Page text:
Date of Award
Doctor of Philosophy (PhD)
Molecular dynamics simulations are a powerful tool to explore conformational landscapes, though limitations in computational hardware commonly thwart observation of biologically relevant events. Since highly specialized or massively parallelized distributed supercomputers are not available to most scientists, there is a strong need for methods that can access long timescale phenomena using commodity hardware. In this thesis, I present the goal-oriented sampling method, Fluctuation Amplification of Specific Traits (FAST), that takes advantage of Markov state models (MSMs) to adaptively explore conformational space using equilibrium-based simulations. This method follows gradients in conformational space to quickly explore relevant conformational transitions with orders of magnitude less aggregate simulation time than traditional simulations. Since each of the individual simulations are at equilibrium, all of the thermodynamics and kinetics in the final MSM are preserved. Here, I first describe the FAST method then demonstrate that it can be used for a variety of tasks, from folding proteins to finding cryptic pockets. Next, I validate that FAST discovers appropriate transition pathways between states. Lastly, I apply FAST in detailing the mechanism of stabilization for a clinically relevant mutation in TEM-1 β-lactamase. This mechanistic understanding is then used to design other stabilizing mutations, which are all supported experimentally.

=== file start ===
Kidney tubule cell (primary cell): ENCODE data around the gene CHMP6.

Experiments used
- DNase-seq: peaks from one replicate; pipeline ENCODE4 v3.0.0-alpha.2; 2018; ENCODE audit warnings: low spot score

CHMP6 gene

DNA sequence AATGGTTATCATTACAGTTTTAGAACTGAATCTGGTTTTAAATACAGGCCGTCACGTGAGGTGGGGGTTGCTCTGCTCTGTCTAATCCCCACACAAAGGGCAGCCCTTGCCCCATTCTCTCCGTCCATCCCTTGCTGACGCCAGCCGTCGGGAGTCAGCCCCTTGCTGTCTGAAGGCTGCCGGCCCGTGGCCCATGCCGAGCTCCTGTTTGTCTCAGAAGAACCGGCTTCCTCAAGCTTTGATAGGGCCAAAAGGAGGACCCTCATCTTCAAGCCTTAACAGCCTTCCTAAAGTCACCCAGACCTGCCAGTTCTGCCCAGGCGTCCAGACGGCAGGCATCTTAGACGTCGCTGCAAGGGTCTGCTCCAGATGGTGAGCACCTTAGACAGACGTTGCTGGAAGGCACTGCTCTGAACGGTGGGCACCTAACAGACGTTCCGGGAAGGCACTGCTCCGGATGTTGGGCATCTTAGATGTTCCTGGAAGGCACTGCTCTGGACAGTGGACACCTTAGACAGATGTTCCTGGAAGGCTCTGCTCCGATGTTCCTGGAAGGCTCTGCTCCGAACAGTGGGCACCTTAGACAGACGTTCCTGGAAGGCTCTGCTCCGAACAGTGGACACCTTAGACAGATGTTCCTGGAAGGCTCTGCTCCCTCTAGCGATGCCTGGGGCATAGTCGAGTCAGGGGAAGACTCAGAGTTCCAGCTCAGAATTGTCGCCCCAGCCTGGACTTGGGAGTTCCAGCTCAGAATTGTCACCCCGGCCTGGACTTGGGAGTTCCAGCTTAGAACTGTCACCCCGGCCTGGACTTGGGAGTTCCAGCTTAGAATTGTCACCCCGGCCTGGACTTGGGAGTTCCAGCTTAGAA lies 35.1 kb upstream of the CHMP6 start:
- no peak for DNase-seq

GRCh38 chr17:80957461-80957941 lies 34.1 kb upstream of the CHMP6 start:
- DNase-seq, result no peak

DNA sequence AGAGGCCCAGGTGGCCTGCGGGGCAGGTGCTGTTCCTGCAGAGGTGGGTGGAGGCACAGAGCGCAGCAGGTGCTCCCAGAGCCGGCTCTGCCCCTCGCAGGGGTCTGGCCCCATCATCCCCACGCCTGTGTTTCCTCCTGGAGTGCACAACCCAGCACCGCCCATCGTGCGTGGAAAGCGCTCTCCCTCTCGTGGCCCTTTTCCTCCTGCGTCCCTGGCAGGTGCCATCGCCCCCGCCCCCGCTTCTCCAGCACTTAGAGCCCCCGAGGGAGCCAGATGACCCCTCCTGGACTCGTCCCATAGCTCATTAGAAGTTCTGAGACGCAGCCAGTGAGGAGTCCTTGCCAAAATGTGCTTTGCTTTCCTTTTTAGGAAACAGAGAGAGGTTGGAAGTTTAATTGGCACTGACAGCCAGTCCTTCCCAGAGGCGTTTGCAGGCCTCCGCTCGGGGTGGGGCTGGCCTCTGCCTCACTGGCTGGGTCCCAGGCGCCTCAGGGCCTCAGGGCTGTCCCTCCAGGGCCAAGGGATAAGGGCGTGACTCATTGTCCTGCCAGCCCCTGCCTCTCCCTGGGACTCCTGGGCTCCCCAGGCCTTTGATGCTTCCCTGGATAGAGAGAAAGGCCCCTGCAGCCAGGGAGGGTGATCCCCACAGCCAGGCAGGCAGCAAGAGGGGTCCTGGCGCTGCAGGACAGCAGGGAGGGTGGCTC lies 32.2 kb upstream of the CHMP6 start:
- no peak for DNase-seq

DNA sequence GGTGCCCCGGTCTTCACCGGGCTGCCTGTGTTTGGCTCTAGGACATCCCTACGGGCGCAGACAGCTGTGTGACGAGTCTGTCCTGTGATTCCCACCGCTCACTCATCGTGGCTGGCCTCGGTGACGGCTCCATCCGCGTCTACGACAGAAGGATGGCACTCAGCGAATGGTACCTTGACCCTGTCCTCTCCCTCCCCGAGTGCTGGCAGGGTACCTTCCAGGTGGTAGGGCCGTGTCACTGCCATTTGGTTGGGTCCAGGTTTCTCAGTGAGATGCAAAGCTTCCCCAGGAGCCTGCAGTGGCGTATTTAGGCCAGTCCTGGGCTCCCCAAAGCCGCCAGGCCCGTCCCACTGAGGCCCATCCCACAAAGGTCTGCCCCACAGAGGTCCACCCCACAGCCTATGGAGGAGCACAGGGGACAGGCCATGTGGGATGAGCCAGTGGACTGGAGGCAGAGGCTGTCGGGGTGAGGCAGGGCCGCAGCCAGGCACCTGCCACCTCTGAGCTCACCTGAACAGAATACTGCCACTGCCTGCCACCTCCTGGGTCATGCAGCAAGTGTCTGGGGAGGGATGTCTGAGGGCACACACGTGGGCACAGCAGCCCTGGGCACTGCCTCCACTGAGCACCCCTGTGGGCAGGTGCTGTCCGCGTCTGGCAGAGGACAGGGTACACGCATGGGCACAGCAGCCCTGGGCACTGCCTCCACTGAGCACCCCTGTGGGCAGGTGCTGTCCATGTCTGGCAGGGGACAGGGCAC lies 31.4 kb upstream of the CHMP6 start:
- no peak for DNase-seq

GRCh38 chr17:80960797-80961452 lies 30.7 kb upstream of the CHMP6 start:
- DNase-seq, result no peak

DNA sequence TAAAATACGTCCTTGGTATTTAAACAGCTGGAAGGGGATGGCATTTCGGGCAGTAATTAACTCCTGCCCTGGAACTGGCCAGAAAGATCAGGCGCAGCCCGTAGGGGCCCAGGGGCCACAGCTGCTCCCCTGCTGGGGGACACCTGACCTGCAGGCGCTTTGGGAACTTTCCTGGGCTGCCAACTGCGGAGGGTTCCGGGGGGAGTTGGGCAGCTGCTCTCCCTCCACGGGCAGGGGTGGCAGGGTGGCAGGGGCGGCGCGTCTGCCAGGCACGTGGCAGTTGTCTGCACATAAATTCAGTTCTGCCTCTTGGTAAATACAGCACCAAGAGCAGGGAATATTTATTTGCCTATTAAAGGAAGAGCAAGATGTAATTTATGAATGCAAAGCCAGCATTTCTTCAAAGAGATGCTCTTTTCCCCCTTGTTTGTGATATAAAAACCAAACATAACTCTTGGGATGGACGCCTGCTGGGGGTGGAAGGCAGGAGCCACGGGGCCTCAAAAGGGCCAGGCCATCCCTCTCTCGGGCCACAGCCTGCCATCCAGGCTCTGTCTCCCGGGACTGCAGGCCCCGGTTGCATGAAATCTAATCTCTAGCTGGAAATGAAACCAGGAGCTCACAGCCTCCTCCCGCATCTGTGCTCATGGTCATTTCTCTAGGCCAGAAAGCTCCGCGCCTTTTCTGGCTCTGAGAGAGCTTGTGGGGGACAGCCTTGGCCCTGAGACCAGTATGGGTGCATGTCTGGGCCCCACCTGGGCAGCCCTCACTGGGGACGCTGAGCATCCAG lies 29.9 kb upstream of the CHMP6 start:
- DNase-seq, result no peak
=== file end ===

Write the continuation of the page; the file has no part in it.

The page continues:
Chair and Committee
Gregory R. Bowman
Alexander B. Barnes, Timothy M. Lohman, Rohit V. Pappu, Jay W. Ponder,
Zimmerman, Maxwell Isaac, "FAST-Forward Protein Folding and Design: Development, Analysis, and Applications of the FAST Sampling Algorithm" (2019). Arts & Sciences Electronic Theses and Dissertations. 1974.